Does Your Job Suck?
Tired of listening to yourself complain about your job? Stop complaining, and do something about it!
Are you one of those people who constantly complains about your job? No, really. Stop and think about how you respond anytime someone asks you the seemingly simple “How is work?” Well, my friend, I can tell you that I most certainly WAS that person. I remember unloading all of my work baggage anytime someone would initiate what they thought was going to be “small talk”. My sister, brother-in-law, close friends and husband endured YEARS of listening to me complain about how much I disliked my job. For a very long time, I didn’t realize my response was different from anyone else’s response, until it got to the point where I could literally see (and feel) the eye rolls I would get as soon as I started in on my job rant. People were done listening to me, and I was starting to wonder if I was just a whiner. If you’re thinking that this sounds a bit too familiar, I encourage you to keep reading…..
If this sounds like you, what can you do about it? The first thing you can do is to start thinking about what you need to do to change it. If it has gotten to the point where it consumes every conversation you have about work, it is time for something to change. Is it a simple change, like picking up a hobby outside of work to meet your need for fulfillment and meaning? Or is it a more complicated change, like deciding to change careers completely? As you think through this, I caution you to be mindful of what I affectionately call the “rebound effect”. The rebound effect is when we have reached our absolute breaking point with a job – we are 100% completely burned out (or whatever you would like to call that feeling of desperation, exhaustion, frustration, constant irritability, etc., etc.) – and you decide to make a change. When you make the change, you swing so wildly in the opposite direction, that it doesn’t end up being the right situation for you either. For example, you travel 100% of the time for work, and are so sick of being on the road all of the time that you “swing” into a role where you sit behind a desk every single minute of every day. For some that may be the answer, but for others, it is usually a sweet spot in between the two scenarios that gives you the right mix of the two. Think about what appealed to you about the job in the first place, and if the aspect of travel was appealing when you took the job, you probably need to land somewhere in the middle. The same logic applies to dealing with people, conducting research, crunching numbers, writing, and any number of other job components.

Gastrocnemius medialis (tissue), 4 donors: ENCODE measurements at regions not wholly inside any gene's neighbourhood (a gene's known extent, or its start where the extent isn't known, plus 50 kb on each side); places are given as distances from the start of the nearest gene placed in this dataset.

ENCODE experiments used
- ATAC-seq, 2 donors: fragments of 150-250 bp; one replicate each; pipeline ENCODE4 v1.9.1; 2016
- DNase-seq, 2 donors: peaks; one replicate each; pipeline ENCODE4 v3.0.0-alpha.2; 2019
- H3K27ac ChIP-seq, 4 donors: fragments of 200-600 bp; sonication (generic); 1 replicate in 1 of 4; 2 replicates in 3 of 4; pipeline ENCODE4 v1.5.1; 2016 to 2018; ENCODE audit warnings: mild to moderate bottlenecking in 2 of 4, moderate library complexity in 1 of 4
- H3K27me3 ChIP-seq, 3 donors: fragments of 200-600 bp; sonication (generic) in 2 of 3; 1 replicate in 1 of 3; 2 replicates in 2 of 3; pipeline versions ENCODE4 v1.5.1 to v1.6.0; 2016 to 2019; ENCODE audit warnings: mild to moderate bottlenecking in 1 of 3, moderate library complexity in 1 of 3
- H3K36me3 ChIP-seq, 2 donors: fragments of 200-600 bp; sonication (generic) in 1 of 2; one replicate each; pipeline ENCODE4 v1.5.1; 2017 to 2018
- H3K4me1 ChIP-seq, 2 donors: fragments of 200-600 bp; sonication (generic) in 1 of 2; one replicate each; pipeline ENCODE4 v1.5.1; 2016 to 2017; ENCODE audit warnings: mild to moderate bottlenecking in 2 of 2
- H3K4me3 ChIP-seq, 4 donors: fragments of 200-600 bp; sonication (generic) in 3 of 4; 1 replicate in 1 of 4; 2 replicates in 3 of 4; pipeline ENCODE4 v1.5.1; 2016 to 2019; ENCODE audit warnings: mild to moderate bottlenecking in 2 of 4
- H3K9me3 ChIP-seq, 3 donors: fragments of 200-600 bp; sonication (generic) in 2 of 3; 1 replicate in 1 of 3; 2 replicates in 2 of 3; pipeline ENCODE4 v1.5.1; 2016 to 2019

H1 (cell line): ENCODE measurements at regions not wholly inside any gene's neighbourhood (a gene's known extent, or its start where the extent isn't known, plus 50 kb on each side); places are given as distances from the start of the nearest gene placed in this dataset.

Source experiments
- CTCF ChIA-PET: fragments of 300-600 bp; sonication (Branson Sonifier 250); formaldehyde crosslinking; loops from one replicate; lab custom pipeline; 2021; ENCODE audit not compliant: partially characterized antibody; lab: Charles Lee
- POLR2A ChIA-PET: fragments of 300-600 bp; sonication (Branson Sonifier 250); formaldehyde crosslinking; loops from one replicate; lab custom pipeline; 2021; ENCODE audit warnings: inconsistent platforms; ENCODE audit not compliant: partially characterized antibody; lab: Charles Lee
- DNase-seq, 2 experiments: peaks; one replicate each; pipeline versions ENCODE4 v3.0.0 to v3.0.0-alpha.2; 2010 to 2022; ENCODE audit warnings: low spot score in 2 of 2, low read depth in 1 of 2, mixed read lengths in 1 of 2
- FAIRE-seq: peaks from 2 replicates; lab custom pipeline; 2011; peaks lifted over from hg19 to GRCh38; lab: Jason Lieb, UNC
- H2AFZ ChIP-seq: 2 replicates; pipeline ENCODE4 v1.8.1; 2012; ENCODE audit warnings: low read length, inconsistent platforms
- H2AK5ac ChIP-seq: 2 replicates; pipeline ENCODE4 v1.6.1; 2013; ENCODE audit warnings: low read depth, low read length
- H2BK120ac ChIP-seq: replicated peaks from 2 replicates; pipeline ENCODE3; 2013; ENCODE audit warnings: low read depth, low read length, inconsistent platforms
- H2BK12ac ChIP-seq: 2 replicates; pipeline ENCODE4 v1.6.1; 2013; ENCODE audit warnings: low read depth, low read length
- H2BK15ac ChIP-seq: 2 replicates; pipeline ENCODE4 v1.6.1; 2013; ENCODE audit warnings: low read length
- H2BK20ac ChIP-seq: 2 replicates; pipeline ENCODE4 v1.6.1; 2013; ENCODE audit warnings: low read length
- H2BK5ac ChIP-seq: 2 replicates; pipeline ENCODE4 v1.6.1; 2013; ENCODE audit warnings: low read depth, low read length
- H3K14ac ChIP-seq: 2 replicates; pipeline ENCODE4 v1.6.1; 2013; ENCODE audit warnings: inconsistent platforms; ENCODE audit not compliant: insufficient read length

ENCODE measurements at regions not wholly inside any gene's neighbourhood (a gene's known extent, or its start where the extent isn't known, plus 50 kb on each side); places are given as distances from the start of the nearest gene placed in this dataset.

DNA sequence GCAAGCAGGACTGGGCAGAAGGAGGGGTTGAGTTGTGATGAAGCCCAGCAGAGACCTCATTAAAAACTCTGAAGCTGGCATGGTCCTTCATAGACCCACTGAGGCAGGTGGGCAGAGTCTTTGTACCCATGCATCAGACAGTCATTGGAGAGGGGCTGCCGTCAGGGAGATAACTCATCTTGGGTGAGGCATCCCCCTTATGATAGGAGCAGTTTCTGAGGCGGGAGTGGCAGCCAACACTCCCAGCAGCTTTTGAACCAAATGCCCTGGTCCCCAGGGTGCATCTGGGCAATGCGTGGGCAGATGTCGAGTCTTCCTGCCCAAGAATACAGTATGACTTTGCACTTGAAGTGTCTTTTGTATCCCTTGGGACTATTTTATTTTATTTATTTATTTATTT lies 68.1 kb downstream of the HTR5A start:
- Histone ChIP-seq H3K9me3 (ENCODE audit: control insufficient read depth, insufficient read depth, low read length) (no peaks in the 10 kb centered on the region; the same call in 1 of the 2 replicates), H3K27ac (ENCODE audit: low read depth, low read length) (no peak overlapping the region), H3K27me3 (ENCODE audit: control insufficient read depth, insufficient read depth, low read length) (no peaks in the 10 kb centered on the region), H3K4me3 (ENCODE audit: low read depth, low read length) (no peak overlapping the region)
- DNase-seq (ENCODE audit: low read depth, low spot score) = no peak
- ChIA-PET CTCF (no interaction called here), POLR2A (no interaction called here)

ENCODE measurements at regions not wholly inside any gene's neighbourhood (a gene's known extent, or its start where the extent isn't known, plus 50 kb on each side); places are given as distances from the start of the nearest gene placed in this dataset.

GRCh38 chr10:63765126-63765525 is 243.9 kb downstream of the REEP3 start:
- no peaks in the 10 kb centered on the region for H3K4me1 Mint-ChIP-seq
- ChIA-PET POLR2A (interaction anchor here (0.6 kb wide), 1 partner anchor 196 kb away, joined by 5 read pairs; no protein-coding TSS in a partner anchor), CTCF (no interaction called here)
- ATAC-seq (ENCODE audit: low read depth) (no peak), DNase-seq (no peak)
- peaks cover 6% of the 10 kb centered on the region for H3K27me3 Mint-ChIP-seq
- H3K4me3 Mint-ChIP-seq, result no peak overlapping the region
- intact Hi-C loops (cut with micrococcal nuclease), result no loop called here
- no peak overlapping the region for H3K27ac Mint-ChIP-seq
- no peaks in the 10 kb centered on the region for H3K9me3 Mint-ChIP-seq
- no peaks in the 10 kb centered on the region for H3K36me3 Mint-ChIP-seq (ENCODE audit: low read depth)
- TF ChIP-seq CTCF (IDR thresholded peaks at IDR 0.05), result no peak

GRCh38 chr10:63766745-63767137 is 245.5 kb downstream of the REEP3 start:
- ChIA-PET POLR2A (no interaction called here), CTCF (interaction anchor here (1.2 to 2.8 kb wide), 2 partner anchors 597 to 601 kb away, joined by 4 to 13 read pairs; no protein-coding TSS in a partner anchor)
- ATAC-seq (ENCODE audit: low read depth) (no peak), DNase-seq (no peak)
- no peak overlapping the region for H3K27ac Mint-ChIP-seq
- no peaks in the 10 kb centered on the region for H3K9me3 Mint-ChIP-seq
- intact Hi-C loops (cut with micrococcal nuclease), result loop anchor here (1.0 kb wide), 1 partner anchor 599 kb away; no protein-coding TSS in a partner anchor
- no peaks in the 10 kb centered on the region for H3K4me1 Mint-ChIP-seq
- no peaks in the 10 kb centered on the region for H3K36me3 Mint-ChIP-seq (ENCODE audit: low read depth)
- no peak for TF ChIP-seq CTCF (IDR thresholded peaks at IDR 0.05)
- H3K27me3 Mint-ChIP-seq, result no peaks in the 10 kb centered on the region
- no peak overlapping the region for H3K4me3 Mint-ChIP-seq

The second thing is to try and think about some positive aspects of your role that you can throw into a light conversation. People who are close to you will listen to the deep, dark stuff for a certain amount of time, but eventually, even they will tire of being your venting outlet, and they will write off your complaints unless you start taking action to improve your situation. People who cross your path only on occasion will have even harsher judgment for you, naturally assuming you are a negative person who won’t take action to improve your position in life. Who wants to associate with a person like that? Short answer – no one. Do yourself a favor and find some small, teeny tiny glimmer in your work situation, and bring that into the conversation, and then change the subject. It comes full circle to the idea that if you don’t have anything nice to say, don’t say anything at all.
The final thing is to start taking action. If you can’t stand listening to yourself complain anymore (that’s where I was!), do something about it. The first step I mentioned above was to start thinking about what needs to change. Once you get some clarity on what needs to change, start developing a road map on how to make it happen. Taking action, and moving yourself in a positive direction will help you revive your sense of hope and optimism about your career.
Many of us will find ourselves in a position like this at some point in our career, but if you end up being one of the unlucky folks who stays there until it starts to take a toll on your life outside of work, and on your relationships with others, it’s time to take action. Stop waiting for the situation to fix itself, because <spoiler alert> that isn’t going to happen. The only way to improve your situation is to get more intentional in the management of your career, so get out there and start making things happen!